Canadians urged to support mental health plan

Canadians are being encouraged to get behind the landmark mental health strategy that was released Tuesday by the Mental Health Commission of Canada.
David Goldbloom, chair of the Mental Health Commission of Canada, said Canadians shouldn't waste the opportunity to help reform the mental health system when a landmark strategy was launched Tuesday. (Sean Kilpatrick/Canadian Press)

Canadians shouldn't waste the opportunity now before them to help improve the mental health system, the chair of the Mental Health Commission of Canada said Tuesday as its landmark strategy was officially launched.

The commission's report, Changing Directions, Changing Lives, contains 109 priorities and recommendations for action and is being called a blueprint for change. It was obtained in advance by media outlets and its details publicized on Monday.

Mental health advocates, Parliamentarians, including Health Minister Leona Aglukkaq, and members of the commission celebrated its official release at an event in Ottawa on Tuesday and called for its recommendations to be implemented.

"This is a time of great opportunity for mental health in Canada. With governments, corporations, communities, families and individuals expressing growing interest in mental health, we must not squander the best chance we've ever had to make the biggest improvements in our history," Dr. David Goodbloom, the newly appointed chair of the commission, said. "We owe it to all Canadians to act and to act immediately."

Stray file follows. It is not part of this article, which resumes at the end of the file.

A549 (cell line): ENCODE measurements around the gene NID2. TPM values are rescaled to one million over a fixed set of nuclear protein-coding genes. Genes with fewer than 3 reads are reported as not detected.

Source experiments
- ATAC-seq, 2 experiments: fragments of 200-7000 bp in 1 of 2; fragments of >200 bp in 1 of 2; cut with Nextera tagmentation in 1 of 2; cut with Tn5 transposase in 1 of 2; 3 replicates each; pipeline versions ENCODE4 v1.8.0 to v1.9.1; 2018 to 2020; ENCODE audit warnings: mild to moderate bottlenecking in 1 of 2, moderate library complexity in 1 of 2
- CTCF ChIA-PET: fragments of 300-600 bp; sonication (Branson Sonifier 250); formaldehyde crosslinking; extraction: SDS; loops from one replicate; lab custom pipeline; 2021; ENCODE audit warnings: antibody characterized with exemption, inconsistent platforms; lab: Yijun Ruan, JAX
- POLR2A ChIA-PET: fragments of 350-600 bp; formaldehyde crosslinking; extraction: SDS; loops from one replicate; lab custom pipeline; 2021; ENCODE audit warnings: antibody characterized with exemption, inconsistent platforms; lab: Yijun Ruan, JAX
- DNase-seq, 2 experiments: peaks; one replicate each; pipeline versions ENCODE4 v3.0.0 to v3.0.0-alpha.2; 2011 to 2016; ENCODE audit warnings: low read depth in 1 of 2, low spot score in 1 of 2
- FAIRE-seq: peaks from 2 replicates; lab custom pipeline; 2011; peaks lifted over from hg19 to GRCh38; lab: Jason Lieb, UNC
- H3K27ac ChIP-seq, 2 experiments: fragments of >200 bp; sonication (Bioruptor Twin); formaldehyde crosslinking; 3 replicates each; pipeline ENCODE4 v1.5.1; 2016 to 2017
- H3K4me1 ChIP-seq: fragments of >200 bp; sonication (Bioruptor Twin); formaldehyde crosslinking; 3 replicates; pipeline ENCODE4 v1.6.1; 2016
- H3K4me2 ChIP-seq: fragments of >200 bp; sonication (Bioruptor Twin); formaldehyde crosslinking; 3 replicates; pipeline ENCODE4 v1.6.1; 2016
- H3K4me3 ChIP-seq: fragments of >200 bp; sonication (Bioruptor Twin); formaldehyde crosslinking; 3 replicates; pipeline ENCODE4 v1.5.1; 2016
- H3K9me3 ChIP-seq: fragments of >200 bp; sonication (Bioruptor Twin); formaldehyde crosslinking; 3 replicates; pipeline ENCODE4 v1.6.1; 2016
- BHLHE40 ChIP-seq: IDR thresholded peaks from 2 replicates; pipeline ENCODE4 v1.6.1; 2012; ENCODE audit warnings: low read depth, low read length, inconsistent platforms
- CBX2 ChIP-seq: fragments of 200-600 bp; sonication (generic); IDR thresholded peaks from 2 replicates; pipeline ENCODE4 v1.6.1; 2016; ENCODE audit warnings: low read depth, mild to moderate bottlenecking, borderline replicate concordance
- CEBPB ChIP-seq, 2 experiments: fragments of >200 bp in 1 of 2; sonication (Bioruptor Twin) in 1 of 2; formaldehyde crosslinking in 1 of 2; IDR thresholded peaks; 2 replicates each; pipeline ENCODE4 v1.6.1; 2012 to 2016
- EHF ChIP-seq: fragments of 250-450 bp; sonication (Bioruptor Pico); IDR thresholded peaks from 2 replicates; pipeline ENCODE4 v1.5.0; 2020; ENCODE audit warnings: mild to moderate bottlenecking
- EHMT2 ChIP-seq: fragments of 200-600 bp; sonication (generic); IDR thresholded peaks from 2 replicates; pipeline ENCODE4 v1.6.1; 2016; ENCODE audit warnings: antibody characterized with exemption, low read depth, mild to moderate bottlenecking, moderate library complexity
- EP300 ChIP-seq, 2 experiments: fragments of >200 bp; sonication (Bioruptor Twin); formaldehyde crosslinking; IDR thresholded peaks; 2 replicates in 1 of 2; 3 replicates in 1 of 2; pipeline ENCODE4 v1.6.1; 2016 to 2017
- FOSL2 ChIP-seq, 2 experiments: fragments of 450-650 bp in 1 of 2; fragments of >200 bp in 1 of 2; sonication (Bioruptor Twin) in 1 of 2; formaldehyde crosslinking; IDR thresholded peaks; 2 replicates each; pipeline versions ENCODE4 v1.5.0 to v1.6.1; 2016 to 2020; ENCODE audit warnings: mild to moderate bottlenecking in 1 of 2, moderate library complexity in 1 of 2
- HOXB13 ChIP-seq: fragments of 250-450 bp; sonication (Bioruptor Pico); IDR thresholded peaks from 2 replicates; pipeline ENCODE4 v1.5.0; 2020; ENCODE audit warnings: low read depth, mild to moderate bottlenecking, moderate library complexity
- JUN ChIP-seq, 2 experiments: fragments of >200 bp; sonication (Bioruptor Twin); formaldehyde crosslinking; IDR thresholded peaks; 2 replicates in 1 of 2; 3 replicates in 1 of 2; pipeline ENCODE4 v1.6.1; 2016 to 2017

The report is one of the signature initiatives that the Mental Health Commission of Canada has been working on since it was created in 2007 by Prime Minister Stephen Harper's government.

It has a 10-year mandate and its establishment was borne out of a major report from a Senate committee in 2006 on mental health.

The strategy's recommendations, divided into six strategy areas, are aimed at governments, the private sector, health professionals, social services providers, and all Canadians. It addresses all age groups and Canada's diverse population, including new Canadians and First Nations communities.

It wants recovery to be put at the heart of mental health reform so that the consequences of mental illness can be minimized, and it also calls for timely access to the right combination of treatments, services and support.

"We expect this for people confronting heart disease or cancer. Why should we expect anything less for people living with mental health problems and illnesses?" said Goldbloom.

More health professionals, better access to medicines, and peer-support programs are needed but enhanced social and community services, such as housing, are also required, he said.

The report says that the current mental health system is fractured and chronically underfunded and the commission wants to see at least $3 to $4 billion invested in it over the next decade.

Every Canadian has a role to play

But Goldbloom said in addition to more investment, existing resources also need to be used more efficiently.

Goldbloom said that while progress has been made and Canadians are talking more openly about mental health problems, there is still a long way to go, and it's not just up to the government to change the way mental illness is treated.

"While the federal government has asked us to create this strategy, this plan is far more than just government. Thousands of Canadians have already played a role in creating this strategy and every Canadian has a role to play in making it work," he said.

Momentum has been building in recent years, and the commission says collaboration, leadership and support from all Canadians is needed to keep it going.